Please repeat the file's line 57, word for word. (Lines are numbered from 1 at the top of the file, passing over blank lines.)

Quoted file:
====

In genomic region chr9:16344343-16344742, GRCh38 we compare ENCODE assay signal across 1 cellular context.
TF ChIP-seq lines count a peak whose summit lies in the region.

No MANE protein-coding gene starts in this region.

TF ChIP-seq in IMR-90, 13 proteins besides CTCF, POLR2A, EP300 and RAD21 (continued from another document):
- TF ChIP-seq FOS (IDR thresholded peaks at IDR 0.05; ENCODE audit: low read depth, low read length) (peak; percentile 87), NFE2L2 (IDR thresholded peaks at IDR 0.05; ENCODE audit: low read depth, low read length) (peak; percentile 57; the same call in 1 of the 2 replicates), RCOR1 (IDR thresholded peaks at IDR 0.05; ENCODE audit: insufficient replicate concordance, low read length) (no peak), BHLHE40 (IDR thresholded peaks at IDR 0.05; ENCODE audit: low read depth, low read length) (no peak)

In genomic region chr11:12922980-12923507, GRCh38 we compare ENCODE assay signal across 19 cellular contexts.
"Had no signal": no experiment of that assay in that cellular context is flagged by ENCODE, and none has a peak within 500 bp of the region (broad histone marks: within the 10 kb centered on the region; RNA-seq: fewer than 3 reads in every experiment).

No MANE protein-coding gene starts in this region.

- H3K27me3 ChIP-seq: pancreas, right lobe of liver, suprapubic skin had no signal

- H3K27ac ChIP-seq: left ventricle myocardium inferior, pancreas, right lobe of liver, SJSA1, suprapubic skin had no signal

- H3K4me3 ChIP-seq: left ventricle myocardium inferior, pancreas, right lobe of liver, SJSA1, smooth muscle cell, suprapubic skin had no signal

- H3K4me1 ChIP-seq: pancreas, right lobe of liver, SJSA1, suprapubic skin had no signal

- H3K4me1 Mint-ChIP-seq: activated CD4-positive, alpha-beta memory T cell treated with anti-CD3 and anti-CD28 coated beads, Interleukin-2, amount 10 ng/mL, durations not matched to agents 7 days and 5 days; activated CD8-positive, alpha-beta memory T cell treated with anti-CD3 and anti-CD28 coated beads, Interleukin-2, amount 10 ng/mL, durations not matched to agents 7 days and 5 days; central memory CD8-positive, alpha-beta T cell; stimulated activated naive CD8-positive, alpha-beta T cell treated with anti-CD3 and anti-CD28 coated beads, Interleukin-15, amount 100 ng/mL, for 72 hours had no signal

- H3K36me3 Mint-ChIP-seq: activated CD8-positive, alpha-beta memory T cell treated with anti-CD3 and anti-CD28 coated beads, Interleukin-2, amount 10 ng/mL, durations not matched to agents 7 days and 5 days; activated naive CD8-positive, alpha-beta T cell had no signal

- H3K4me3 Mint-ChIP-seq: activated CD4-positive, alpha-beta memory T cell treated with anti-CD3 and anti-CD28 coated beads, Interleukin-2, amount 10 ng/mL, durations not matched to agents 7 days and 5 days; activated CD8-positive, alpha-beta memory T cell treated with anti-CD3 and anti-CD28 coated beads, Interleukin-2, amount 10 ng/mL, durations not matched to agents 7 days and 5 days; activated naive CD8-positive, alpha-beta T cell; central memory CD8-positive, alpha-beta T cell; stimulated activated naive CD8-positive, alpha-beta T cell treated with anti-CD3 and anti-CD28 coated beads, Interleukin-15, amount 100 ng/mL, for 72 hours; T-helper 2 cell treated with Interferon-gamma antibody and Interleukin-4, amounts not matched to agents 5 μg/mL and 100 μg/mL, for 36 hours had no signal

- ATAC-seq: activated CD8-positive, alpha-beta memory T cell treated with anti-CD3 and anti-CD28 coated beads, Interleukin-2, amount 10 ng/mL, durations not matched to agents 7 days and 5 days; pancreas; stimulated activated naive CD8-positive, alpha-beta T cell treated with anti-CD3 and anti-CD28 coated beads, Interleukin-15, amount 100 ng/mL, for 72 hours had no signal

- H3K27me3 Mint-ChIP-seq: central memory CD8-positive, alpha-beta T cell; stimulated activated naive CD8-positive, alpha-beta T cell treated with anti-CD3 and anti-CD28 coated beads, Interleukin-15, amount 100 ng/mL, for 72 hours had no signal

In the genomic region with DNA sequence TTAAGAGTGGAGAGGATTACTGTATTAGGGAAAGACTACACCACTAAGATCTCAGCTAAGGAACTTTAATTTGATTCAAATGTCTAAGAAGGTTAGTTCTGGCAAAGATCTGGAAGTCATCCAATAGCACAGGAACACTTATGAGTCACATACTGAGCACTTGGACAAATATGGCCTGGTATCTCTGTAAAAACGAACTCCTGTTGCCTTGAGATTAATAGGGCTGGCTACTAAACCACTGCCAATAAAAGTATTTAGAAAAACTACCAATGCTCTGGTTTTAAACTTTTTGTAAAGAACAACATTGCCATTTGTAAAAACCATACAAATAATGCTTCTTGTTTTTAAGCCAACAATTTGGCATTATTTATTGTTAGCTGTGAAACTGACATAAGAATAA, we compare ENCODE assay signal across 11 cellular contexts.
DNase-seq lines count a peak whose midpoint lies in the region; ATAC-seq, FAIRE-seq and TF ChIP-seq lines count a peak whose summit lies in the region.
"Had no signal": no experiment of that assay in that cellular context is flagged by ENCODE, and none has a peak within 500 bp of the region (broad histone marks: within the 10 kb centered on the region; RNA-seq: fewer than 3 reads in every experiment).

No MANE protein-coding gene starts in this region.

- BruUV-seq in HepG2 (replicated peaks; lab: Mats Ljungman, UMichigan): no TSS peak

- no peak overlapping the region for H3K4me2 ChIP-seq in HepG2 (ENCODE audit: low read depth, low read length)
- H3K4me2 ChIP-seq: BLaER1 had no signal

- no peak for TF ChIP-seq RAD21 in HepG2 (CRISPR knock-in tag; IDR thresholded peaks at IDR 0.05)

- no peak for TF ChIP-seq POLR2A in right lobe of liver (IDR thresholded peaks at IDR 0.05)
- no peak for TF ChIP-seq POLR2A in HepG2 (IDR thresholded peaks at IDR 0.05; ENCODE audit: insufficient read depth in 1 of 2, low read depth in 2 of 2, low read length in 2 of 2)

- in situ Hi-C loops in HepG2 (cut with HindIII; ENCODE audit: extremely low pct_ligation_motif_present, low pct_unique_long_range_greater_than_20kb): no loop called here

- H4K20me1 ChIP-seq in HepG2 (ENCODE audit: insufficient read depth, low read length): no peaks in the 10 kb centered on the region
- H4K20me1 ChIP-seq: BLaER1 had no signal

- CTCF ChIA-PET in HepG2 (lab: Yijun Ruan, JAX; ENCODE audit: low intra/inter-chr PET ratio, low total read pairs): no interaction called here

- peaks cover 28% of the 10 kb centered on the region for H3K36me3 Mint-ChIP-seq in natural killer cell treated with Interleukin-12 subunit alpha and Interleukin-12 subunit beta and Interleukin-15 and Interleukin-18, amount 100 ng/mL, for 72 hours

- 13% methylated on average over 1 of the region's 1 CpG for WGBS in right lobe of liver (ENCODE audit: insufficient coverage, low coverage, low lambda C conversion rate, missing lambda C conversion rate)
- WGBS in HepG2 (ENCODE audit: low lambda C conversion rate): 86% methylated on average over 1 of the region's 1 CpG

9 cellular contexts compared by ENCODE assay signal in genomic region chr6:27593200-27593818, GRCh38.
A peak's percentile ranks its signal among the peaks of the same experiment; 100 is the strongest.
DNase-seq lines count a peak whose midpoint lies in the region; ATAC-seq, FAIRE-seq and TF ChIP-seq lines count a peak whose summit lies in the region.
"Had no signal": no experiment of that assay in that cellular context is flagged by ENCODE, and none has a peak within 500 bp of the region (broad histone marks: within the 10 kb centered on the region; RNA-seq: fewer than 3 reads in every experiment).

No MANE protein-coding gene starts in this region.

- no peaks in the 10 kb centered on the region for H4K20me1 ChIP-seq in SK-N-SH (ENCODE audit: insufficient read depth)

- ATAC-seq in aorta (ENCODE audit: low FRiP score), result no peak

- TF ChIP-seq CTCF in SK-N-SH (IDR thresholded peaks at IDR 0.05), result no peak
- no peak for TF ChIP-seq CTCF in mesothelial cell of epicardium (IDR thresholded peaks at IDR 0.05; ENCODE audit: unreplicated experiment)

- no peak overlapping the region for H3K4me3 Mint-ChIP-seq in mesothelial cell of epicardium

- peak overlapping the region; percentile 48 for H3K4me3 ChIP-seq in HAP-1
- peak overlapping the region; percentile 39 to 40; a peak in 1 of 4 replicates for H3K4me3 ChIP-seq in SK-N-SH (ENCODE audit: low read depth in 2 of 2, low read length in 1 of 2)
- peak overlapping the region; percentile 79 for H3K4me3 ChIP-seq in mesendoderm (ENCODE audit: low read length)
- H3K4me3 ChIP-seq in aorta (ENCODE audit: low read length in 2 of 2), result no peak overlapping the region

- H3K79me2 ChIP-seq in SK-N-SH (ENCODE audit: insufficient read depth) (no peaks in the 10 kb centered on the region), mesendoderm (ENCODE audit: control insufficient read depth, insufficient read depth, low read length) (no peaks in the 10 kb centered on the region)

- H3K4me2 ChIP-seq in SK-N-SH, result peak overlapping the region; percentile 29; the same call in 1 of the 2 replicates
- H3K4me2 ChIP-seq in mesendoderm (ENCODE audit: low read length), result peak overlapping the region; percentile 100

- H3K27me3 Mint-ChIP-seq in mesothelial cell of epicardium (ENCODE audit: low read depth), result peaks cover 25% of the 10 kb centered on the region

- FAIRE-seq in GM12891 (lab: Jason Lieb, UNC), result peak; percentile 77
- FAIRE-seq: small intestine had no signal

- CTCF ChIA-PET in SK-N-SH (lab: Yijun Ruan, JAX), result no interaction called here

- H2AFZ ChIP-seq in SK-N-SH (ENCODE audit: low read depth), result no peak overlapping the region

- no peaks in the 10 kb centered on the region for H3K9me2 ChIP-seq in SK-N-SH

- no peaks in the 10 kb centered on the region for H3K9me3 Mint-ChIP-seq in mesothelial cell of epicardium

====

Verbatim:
- no peaks in the 10 kb centered on the region for H3K9me2 ChIP-seq in SK-N-SH